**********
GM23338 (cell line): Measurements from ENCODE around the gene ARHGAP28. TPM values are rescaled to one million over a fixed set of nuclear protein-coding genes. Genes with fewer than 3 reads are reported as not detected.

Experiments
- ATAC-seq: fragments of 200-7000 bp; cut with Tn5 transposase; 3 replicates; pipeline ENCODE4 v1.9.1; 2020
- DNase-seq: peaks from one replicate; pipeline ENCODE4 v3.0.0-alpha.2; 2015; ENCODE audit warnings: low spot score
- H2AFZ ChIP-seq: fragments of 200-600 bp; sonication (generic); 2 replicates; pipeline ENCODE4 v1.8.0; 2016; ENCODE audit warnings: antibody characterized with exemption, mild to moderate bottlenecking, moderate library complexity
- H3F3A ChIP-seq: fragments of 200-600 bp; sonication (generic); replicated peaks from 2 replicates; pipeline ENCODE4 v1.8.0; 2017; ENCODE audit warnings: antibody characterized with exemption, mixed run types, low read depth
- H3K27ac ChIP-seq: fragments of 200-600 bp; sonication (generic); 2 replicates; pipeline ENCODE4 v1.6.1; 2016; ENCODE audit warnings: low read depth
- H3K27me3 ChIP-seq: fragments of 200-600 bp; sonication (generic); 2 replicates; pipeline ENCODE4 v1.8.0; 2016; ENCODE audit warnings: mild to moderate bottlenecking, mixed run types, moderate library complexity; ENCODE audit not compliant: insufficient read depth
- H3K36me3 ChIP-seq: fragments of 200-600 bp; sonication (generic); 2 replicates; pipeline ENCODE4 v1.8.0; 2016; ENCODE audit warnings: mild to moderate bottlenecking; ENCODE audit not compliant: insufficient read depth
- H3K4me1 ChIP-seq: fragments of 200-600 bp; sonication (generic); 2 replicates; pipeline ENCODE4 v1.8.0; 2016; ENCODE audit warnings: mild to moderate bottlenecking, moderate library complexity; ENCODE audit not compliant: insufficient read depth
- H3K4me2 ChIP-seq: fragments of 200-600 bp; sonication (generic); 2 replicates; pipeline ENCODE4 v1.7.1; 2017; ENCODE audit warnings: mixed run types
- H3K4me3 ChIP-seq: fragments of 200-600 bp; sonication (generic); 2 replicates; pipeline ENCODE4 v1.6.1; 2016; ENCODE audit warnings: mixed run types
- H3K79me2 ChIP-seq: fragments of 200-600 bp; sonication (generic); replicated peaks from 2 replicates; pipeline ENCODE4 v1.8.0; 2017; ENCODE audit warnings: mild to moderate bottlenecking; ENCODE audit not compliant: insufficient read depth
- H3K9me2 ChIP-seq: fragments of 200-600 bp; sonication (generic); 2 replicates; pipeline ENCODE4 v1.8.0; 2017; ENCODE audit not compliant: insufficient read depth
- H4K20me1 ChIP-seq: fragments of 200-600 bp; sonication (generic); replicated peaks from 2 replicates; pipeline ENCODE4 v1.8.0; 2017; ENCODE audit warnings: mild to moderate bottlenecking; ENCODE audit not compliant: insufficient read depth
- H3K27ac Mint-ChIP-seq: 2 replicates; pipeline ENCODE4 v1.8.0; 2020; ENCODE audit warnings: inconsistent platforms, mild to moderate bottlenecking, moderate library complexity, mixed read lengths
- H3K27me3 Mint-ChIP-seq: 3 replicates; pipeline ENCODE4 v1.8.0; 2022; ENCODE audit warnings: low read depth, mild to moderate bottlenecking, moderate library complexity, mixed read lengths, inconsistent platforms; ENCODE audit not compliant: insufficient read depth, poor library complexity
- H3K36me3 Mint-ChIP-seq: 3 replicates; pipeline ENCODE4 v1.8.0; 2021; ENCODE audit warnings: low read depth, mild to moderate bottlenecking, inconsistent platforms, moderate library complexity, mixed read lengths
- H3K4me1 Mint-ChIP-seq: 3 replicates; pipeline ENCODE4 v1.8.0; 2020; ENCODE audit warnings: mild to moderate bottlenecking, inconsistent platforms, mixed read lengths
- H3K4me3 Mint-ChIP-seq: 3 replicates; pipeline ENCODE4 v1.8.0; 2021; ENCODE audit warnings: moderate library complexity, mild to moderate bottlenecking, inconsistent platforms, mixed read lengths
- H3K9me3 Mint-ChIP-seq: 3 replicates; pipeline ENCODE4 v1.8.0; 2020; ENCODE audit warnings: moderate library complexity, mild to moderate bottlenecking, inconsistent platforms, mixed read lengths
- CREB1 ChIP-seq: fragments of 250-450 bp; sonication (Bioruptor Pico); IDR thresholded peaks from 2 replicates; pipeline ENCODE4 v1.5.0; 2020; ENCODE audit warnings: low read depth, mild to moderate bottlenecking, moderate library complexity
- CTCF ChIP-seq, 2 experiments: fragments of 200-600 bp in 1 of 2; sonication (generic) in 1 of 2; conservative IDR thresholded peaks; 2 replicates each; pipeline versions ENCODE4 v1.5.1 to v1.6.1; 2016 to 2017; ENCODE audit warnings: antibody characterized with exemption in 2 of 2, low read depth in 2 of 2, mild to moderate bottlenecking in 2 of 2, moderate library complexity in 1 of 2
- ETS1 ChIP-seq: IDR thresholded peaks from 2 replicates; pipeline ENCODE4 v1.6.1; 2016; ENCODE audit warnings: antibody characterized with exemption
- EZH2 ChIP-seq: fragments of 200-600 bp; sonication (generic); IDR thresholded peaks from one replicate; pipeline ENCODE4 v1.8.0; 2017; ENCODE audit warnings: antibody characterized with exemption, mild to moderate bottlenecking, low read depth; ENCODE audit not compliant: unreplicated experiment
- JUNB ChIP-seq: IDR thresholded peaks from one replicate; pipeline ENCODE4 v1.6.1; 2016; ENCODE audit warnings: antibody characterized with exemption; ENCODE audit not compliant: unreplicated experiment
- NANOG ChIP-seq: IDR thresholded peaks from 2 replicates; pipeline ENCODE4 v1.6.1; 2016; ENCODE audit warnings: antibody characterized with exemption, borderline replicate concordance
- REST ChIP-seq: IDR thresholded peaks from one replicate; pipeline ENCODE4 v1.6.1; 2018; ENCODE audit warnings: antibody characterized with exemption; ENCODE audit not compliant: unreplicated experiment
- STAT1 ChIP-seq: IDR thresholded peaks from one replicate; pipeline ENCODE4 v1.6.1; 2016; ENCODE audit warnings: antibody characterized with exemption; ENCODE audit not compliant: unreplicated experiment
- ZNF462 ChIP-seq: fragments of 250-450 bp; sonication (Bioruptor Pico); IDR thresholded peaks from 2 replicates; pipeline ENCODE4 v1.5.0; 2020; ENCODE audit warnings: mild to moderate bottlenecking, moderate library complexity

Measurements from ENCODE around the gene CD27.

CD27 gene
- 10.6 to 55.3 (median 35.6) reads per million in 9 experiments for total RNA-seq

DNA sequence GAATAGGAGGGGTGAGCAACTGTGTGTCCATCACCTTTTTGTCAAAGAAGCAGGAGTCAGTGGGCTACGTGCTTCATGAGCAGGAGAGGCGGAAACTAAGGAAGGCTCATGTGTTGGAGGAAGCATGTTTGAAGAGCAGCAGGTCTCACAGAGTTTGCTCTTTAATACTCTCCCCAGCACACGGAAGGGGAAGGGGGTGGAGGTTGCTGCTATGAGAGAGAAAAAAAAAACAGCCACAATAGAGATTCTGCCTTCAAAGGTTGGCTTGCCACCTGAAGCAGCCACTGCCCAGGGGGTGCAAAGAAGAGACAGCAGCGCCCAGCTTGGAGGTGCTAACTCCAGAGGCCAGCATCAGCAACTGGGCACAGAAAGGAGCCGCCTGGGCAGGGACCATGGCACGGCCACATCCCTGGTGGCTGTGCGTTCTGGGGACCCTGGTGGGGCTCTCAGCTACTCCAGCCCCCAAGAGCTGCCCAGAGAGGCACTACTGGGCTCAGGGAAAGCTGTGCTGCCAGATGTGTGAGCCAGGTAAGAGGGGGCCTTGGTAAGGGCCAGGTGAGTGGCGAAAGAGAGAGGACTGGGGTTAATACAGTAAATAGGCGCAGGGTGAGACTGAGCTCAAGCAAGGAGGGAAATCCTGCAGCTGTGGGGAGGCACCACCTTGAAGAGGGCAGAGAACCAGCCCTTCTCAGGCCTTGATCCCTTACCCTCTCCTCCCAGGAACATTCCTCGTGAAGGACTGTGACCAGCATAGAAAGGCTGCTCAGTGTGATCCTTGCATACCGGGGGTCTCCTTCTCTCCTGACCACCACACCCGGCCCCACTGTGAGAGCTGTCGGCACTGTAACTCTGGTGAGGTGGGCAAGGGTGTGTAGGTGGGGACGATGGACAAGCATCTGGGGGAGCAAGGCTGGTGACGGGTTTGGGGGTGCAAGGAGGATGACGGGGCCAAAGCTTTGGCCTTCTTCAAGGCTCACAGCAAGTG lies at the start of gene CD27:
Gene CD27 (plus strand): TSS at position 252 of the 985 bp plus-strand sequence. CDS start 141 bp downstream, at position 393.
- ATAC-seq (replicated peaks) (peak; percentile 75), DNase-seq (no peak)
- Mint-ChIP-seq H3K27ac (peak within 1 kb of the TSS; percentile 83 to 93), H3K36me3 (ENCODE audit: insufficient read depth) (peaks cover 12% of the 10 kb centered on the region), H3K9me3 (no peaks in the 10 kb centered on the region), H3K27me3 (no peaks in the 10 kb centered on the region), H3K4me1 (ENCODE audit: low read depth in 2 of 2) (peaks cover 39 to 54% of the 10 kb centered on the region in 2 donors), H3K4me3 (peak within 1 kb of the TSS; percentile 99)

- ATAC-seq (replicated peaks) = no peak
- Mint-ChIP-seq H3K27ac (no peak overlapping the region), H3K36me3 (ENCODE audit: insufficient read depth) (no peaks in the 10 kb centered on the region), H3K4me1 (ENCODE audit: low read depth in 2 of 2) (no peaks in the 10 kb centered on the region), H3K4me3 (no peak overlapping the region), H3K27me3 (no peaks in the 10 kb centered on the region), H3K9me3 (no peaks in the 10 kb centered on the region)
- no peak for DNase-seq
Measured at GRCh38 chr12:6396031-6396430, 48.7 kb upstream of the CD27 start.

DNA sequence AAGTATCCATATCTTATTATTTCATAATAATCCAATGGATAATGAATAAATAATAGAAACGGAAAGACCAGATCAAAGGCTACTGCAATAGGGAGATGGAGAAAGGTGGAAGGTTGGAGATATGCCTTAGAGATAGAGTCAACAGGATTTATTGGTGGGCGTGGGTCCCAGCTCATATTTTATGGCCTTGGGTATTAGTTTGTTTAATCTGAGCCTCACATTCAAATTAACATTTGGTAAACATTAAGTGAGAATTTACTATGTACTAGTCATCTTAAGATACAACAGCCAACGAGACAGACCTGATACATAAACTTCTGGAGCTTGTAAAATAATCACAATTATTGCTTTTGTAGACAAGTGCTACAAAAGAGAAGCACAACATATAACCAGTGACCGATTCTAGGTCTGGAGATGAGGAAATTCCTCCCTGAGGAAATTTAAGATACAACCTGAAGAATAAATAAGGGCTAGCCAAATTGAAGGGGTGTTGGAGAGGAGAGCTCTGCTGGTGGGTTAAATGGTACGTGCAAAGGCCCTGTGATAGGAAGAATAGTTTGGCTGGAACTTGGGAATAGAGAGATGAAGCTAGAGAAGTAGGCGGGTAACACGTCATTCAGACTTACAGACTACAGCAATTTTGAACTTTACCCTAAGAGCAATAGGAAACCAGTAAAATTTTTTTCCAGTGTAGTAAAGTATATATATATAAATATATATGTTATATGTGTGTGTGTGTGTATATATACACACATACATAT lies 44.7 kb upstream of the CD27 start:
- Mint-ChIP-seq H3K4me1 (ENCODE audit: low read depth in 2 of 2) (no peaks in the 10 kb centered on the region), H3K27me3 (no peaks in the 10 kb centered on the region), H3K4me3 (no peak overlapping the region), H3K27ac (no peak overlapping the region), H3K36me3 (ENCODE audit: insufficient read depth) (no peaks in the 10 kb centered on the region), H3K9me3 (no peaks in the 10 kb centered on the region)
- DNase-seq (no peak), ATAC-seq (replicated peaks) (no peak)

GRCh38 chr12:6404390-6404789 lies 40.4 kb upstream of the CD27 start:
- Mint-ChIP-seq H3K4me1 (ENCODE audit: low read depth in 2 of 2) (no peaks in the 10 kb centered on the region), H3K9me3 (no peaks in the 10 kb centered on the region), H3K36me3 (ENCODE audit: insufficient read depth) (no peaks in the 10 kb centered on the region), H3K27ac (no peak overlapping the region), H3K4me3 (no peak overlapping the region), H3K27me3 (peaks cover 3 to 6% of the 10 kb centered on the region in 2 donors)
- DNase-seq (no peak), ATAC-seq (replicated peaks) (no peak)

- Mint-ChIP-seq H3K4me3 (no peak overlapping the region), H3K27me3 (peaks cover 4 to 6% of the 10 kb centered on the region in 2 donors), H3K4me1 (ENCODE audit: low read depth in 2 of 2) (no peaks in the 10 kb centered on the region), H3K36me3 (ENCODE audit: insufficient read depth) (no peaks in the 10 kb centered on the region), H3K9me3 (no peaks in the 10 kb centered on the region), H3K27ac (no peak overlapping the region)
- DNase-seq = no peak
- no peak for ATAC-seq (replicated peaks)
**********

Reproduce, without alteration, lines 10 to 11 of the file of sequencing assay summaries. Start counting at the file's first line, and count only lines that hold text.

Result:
- H3K4me1 ChIP-seq: fragments of 200-600 bp; sonication (generic); 2 replicates; pipeline ENCODE4 v1.8.0; 2016; ENCODE audit warnings: mild to moderate bottlenecking, moderate library complexity; ENCODE audit not compliant: insufficient read depth
- H3K4me2 ChIP-seq: fragments of 200-600 bp; sonication (generic); 2 replicates; pipeline ENCODE4 v1.7.1; 2017; ENCODE audit warnings: mixed run types